Little Bird is a Vancouver Based Occupational Therapy service which aims to help children with various mental health needs thrive and be their best selves using the body and sensation as the foundation. Using sensory exploration and learning, sensory strategies, play, mindfulness, music, and other mind-body and holistic approaches such as yoga, biofeedback, nutrition and daily routine we help children learn self regulation, impulse control, cognitive flexibility, and other adaptive and motor skills.

**Little Bird is not currently taking new clients for in- person services. Please contact me for information about virtual services or in person services through another company**

Why Sensory /Body Based Therapy?
Child Activity


At Little Bird, we start with sensory processing- children need to be able to make sense of their worlds in order to learn and regulate themselves. If they over or under respond to sensory information, if they don't get enough of certain sensory input to feel grounded, if they have a poor sense of their body in space, if traumatic experiences continue to trigger them with sensory memories, they will have a hard time regulating their emotions, controlling behaviors, paying attention, and learning. 

With Occupational therapy, a child can learn how to use their senses to feel calm and to focus, how to feel safe in their body, they can learn to control their impulses, they can improve coordination and self care skills. and a caregiver can learn how to use different body based tools or the environment to help regulate their child.

Other approaches such as yoga and mindfulness help a child pay attention to their body , control it, and create space between what they feel and how they react. Occupational Therapy also uses a wholistic approach, addressing diet, routine, family life, and all those other things that make a child uniquely them.

Our sensory system is the foundation for everything we feel and do because everything we experience and know comes first from our senses- from what we see,hear, smell, touch, etc.

 Sensory Processing refers to how our bodies receive, interpret, organize, and help us respond to sensory information. We are all unique in our sensory processing and many things can affect our sensory processing, including stressful events, attachment disruptions, our emotions, and life experiences. 

Kids in Slide

Who would benefit from OT services?

Kid Playing with Bubble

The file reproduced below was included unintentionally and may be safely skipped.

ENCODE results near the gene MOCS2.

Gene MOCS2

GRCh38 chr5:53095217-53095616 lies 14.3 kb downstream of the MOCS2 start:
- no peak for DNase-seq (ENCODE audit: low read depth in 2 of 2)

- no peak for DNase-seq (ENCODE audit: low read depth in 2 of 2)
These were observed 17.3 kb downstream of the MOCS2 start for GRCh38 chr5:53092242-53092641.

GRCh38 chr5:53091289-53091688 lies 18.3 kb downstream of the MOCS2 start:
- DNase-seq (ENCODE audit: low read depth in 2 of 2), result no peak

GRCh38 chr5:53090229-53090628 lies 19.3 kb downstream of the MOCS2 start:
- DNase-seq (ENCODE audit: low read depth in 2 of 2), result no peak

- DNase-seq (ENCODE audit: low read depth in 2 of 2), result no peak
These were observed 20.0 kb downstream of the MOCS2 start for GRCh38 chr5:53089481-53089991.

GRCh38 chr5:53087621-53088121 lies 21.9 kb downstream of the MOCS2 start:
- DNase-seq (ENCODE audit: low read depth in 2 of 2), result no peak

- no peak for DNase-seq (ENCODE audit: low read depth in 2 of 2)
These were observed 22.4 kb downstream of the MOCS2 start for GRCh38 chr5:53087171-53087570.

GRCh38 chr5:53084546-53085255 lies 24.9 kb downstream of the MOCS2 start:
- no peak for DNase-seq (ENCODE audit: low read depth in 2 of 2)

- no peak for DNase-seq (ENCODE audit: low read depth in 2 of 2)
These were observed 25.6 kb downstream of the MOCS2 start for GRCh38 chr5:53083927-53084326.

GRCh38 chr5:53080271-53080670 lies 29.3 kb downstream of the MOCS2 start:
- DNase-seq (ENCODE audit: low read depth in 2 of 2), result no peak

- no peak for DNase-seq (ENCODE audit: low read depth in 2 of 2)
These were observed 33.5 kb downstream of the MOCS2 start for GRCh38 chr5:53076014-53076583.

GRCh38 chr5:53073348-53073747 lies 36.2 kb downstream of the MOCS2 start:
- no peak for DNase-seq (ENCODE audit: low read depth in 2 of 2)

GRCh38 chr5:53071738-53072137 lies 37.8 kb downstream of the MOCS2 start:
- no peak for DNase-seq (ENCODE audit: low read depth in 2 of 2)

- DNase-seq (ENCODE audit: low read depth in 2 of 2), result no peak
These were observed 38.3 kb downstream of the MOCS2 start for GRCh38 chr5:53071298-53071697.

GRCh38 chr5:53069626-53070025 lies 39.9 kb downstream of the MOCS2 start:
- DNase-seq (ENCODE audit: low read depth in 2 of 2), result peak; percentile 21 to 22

I serve children aged 2-18 with or without a diagnosis in Vancouver who are struggling with emotional  or behavioral regulation or sensory processing.

Typical needs include:

  • significant sensitivities towards certain sensory input 

  • anxiety

  • explosive behaviors

  • difficulties with body awareness or coordination

  • extreme sensory seeking

  • impulsivity

  • attention difficulties.

With or without overt sensory needs, anyone can benefit from learning more about their body and from finding more body based tools unique to them and likewise, parents benefit from learning more about their children and their unique needs. 

What is Occupational Therapy Anyways?

In Occupational Therapy, 'occupation' refers to anything a person does. For a child, that means playing, eating, sleeping, going to school, and engaging in self care activities such as getting dressed or using the toilet. Occupational Therapy aims to remove physical, environmental and mental barriers to what someone needs and wants to do, and addressing these barriers through everyday, practical means. 

About me:

I'm a Registered Occupational Therapist in Vancouver, BC with experience working with kids from toddlers to late teens with a variety of diagnosis or difficulties including Anxiety, Autism Spectrum Disorders, ADHD, ODD, FASD, OCD, Depression, PTSD, attachment disorders, or undiagnosed behavior or emotional difficulties. My passion is helping children thrive and be their best selves by meeting them where they're at, working to understand how they see and experience the world, and finding practical, everyday strategies for whatever environment they find themselves in. 

I believe in a framework that considers a child's sensory needs and responses (their unique way of perceiving, feeling,and responding to the world), their cognitive abilities and thoughts, their physical abilities, all the environments they find themselves in and the people and relationships in those, and all they need and want to do- only in looking at all these things can we truly understand a child's behaviors and work to help them. 

I have my Masters in Occupational Therapy from the University of Alberta and additional training and professional development in sensory and trauma informed interventions. I have a lot of experience with children of various ages, abilities, and cultures, both in and out of OT practice. 

Feel free to                                with any questions.